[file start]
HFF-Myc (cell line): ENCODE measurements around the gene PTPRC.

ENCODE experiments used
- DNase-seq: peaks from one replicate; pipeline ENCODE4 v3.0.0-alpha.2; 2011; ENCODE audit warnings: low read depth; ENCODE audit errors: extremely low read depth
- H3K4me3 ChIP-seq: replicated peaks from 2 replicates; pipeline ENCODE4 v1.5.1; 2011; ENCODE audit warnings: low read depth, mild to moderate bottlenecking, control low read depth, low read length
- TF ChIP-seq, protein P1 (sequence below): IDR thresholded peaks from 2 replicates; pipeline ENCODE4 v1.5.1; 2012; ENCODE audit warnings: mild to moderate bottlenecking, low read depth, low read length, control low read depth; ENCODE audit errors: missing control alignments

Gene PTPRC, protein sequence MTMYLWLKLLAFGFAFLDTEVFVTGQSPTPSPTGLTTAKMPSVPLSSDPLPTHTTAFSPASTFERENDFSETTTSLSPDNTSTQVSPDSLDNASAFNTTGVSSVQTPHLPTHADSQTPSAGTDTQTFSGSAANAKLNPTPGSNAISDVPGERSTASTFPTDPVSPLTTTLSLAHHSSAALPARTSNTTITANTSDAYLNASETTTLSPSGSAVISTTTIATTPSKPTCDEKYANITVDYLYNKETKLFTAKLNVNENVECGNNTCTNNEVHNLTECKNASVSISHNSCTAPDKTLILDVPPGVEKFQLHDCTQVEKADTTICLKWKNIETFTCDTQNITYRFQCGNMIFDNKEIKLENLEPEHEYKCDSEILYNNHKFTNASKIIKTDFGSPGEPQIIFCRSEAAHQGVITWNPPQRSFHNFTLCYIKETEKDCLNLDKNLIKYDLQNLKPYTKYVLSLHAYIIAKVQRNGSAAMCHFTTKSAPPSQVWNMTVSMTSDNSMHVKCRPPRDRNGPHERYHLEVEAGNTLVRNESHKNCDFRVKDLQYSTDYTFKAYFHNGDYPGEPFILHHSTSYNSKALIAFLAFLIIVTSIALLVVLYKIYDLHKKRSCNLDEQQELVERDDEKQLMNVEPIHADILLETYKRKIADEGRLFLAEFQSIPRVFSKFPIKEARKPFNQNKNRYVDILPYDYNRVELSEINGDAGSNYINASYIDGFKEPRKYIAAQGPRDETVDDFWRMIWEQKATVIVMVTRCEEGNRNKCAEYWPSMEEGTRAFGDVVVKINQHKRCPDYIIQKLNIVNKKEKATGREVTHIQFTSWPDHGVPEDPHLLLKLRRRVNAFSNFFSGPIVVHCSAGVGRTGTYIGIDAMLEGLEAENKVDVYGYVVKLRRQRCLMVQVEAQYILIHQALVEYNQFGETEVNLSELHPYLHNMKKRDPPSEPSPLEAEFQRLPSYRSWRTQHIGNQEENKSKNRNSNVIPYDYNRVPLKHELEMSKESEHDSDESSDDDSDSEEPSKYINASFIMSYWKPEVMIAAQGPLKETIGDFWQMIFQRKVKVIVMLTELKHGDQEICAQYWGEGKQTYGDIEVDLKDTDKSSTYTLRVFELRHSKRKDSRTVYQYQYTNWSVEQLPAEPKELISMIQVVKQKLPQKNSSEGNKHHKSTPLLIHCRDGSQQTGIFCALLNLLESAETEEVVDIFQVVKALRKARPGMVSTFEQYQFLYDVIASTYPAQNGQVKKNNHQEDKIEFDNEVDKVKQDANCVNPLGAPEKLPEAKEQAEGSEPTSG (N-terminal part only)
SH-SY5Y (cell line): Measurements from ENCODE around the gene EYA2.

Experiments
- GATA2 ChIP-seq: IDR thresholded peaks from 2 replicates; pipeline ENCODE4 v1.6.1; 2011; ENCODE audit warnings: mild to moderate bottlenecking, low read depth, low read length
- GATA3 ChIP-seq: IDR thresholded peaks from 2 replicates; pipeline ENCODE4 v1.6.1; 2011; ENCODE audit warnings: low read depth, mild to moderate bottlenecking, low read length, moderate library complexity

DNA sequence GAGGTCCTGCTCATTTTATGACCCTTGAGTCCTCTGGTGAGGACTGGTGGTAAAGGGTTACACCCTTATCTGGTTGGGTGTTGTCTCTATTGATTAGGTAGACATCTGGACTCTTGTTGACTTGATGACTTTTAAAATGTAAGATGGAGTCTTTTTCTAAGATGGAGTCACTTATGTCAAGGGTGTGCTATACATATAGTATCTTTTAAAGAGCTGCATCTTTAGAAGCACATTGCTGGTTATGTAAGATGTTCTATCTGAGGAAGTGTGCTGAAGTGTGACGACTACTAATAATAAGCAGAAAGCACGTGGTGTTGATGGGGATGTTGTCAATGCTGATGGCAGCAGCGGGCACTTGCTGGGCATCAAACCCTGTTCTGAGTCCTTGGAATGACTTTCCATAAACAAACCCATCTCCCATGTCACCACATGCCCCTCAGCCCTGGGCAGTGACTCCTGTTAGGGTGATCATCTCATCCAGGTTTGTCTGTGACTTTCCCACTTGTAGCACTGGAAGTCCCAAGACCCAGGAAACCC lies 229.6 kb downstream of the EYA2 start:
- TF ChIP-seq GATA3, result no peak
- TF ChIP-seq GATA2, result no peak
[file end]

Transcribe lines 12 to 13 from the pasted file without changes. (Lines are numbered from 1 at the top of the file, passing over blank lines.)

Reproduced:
- TF ChIP-seq GATA3, result no peak
- TF ChIP-seq GATA2, result no peak